The township of Ntarama is home to a red-brick Christian church, set in a garden and surrounded by trees. It looks like a very quiet place, but that tranquility belies its violent past.
At Ntarama Catholic Church, more than 5000 people were brutally killed during the 1994 Genocide against the Tutsis.
The church, today a memorial, presents a few particularities compared to other sites: while you can find mass graves, some videos and photos of the victims to describe the brutal massacre in other sites, Ntarama also houses skulls lined on a shelf at the building’s entrance, as well as belongings of the victims.
The building contains a few coffins laid on the altar and in the pews, browned clothing hanging from red-stained walls, as well as items such as mattress, ID cards, shoes, cooking stuff and notebooks people brought to the church hoping to live there until the end of the violence.
Rosaries and an old open-armed statue of Mary promised a peace the victims never got.
According to Bellancille Uwitonze, a guide at Ntarama memorial site, all those victims gathered in the church between April 9 and 14, believing that a church was inviolable if one was being pursued by a killer. On April 15, the Interahamwe proved them wrong when they attacked and barbarically killed them.
Traditional weapons such as machetes as well as grenades were used to massacre the victims -these instruments used in the executions, too, can still be seen there as they are grouped at the front of the church. Among them a long, sharp stick that was used to violate women.
On the other side of the church, there is what used to be a Sunday school. This is another place where a series of dehumanizing actions took place: children were taken there and systematically killed by smashing them against the wall. Until today, blood stains testify to the horror. A nearby kitchen shows another gruesome scene, with charred mattresses as a witness of how people were burned to death.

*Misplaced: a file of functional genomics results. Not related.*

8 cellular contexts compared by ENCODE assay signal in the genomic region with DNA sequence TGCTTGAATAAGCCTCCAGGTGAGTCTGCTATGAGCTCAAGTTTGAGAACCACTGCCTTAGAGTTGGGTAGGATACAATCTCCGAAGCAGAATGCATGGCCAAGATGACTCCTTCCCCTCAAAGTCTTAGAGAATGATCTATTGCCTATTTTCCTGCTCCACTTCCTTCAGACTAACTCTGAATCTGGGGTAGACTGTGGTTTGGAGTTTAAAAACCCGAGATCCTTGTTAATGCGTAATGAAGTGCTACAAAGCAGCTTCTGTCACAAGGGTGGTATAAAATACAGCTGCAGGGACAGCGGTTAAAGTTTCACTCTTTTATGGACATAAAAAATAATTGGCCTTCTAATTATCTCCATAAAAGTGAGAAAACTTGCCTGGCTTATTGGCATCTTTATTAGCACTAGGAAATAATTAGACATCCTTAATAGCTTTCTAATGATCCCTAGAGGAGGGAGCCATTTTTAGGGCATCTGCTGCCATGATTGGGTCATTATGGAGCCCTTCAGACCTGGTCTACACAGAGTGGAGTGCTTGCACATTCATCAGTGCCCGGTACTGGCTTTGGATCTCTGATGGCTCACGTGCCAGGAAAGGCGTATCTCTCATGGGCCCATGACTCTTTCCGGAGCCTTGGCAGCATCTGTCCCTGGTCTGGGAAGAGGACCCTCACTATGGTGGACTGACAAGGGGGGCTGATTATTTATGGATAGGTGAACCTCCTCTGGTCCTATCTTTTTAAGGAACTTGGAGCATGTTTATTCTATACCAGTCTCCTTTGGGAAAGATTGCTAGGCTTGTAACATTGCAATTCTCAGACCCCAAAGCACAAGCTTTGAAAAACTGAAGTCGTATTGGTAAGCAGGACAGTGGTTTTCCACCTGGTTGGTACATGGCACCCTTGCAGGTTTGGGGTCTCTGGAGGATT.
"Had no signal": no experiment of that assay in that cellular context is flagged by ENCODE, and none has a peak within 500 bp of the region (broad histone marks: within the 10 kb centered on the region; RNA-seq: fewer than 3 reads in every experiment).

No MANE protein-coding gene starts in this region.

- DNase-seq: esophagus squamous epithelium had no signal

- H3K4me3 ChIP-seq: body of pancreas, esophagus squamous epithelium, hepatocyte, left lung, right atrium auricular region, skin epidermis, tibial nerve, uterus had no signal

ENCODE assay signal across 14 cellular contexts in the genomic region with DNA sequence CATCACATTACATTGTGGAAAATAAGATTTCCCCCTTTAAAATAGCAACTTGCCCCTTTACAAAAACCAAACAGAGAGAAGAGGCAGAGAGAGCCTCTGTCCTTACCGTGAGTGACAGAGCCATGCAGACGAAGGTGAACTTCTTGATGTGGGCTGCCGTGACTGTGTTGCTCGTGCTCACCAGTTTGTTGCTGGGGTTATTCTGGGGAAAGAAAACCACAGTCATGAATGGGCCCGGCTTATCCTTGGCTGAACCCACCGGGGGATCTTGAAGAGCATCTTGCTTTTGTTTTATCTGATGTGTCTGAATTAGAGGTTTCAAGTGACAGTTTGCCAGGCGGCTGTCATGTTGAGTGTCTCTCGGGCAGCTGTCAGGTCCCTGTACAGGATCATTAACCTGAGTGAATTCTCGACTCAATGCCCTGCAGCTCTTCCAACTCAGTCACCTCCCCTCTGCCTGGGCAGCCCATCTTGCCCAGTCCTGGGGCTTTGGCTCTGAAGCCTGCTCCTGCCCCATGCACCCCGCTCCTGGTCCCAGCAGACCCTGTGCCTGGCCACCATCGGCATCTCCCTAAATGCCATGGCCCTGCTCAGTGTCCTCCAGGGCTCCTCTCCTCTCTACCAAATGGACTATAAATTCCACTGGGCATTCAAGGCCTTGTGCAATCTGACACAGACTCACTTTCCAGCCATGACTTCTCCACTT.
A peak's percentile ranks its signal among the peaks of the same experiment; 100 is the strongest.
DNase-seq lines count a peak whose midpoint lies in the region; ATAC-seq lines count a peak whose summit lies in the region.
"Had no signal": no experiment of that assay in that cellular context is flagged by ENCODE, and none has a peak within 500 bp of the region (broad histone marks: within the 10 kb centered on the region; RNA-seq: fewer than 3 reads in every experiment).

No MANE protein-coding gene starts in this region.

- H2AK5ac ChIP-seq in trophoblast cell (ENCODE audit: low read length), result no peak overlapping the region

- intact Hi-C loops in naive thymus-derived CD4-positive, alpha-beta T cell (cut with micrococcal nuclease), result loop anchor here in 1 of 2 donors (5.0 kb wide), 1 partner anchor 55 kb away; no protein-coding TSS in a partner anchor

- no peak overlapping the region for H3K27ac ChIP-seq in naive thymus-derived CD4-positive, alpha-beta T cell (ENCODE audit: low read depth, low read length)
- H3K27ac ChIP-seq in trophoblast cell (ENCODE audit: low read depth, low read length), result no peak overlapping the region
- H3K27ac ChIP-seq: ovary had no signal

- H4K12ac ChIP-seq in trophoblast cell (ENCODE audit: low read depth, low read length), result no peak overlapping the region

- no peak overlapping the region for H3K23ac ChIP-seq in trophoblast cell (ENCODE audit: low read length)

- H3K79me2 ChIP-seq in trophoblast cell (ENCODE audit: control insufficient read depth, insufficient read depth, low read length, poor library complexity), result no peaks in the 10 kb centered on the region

While those are all remnants of the 1994 massacres, Uwitonze says persecutions against the Tutsis began much earlier, with the area being turned in some kind of testing ground for the Genocide.
According to her, the region was less populated before 1959 and many Tutsis from Gisenyi, Ruhengeri and parts of Gitarama were massively relocated there in early 60s. She explains the reason behind this was to let them be killed by hunger and the numerous Tsetse flies this forest area.
Yet contrary to expectations, the majority survived. Later, other people also settled in the area. Throughout the years, they were harassed and persecuted, says Gaspard Gasasira, a journalist in early 90s who now works with The National Commission for the Fight against Genocide (CNLG).
“For instance, they came with a mini-bus in which a bomb was planted, and then blamed the Tutsis to be responsible for it,” he recalls.
Antonia Locatelli, an Italian volunteer working in the area at the time, also witnessed one of the massacres leading up to the Genocide. In an attempt to save the lives of the Tutsis who were being persecuted in 1992, the Italian struggled to inform the western world and the international media to denounce what was happening.
She was murdered one day after she made the appeal. She is now buried at Nyamata, close to the church in which thousands of Tutsis were massacred just two years later.
Of the thousands who were gathered there, only a handful survived.